Fry them in batches this way.
Serve these flaky spiced punjabi mathri with ginger tea or masala tea as an evening snack.
Preheat your oven to 180 degrees Celsius (356 degrees Fahrenheit).
Roll the dough into round disc as mentioned above.
Place them in a baking pan or tray and then bake for 20 to 30 mins or till light golden in the preheated oven at 180 degrees Celsius (356 degrees Fahrenheit).
After 10 to 12 minutes, turn over the mathri for even baking and browning.
If even after 20 to 30 minutes the mathri look soft or under-baked, then bake for some more minutes.
Please keep an eye on the baking as oven temperatures differ in various models and brands.
Remove with a spatula and place the baked crackers on a wire rack to cool.
Once cooled, store them in an airtight container or jar.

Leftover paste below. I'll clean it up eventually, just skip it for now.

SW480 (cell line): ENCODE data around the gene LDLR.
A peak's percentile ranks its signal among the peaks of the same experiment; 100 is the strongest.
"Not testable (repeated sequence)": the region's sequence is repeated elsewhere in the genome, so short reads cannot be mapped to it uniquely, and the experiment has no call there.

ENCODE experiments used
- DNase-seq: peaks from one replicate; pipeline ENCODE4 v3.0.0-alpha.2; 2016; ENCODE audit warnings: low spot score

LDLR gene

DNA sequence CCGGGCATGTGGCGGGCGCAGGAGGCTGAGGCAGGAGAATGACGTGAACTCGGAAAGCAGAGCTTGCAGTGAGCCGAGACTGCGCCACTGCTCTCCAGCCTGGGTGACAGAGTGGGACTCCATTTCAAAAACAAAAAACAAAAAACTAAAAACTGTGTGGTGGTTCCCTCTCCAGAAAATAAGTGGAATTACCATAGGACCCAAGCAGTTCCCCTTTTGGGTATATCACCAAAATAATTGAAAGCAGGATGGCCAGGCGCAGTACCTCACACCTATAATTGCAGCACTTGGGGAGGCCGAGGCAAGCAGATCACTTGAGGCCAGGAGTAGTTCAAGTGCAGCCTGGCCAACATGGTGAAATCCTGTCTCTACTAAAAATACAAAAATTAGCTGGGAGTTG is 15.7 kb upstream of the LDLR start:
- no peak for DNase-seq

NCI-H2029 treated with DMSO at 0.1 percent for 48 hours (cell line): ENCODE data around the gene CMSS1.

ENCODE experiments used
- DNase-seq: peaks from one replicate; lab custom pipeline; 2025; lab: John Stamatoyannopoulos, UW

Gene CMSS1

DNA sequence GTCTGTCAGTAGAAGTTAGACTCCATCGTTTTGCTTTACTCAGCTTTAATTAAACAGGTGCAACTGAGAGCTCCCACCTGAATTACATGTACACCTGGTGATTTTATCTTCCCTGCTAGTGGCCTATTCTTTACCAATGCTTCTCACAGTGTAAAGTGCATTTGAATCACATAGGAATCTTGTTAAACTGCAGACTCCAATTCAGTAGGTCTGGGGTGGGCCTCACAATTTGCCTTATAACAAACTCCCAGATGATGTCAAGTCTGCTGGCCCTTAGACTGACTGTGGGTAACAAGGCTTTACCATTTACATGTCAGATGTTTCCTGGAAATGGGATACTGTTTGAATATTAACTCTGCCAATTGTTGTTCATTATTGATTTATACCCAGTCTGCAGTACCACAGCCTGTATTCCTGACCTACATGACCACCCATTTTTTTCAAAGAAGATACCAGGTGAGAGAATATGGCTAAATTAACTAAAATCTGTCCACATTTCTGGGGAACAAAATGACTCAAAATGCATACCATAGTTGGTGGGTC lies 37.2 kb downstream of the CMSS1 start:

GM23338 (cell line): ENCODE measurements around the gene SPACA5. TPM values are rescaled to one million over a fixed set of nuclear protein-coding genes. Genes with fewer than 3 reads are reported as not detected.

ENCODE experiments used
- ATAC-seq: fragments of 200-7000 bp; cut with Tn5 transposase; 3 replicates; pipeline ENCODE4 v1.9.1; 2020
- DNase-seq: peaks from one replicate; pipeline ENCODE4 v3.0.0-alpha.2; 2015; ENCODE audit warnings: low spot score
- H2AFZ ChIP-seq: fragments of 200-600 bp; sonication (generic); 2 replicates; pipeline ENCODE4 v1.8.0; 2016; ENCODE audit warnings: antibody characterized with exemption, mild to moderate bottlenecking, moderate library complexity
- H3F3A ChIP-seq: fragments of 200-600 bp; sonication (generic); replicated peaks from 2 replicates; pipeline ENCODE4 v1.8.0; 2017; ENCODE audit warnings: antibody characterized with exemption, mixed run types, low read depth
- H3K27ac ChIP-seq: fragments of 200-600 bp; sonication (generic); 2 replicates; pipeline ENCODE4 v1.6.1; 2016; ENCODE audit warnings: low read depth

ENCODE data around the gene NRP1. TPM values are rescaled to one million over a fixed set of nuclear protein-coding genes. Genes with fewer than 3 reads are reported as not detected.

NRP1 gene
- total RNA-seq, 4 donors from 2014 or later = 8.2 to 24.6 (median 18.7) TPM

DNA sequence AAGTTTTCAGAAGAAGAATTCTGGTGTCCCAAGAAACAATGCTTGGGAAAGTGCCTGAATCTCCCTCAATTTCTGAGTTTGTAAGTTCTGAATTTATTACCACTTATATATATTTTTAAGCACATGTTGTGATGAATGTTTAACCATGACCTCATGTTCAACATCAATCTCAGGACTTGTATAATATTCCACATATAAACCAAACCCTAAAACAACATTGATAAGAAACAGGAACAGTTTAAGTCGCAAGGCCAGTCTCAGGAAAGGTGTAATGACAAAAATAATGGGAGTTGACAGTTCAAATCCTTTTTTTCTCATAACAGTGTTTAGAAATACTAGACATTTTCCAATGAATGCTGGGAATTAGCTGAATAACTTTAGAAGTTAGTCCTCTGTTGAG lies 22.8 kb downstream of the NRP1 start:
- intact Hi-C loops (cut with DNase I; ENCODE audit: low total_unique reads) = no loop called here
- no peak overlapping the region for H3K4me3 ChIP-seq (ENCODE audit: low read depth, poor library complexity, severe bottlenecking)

- You can increase or decrease the spices as per your taste buds.
- If you plan to bake the mathri from the entire dough, then consider adding 1 to 2 tablespoons more oil or ghee in the flours.
- You can use a total of 2.5 cups of all-purpose flour and omit the whole wheat flour.
- Fry the mathri on a medium heat. Make sure the oil is not very hot or less hot when you fry them.
- You can omit dry fenugreek leaves (kasuri methi) if you do not have it.
- I have never air-fried mathri but you can try.
- The recipe can be scaled to make a small portion or a larger portion.
- Note that the approximate nutrition info is for 1 fried mathri.
Mathri Recipe (Mathiya or Mathari)
Amount Per Serving
Calories 53 Calories from Fat 18
% Daily Value*
Saturated Fat 1g6%
Polyunsaturated Fat 1g
Monounsaturated Fat 1g
Vitamin A 3IU0%
Vitamin B1 (Thiamine) 1mg67%
Vitamin B2 (Riboflavin) 1mg59%
Vitamin B3 (Niacin) 1mg5%
Vitamin B6 1mg50%
Vitamin C 1mg1%
Vitamin E 1mg7%
Vitamin K 1µg1%
Vitamin B9 (Folate) 16µg4%
* Percent Daily Values are based on a 2000 calorie diet.
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This Mathri recipe post from the archives (October 2011) has been republished and updated on 1 October 2021.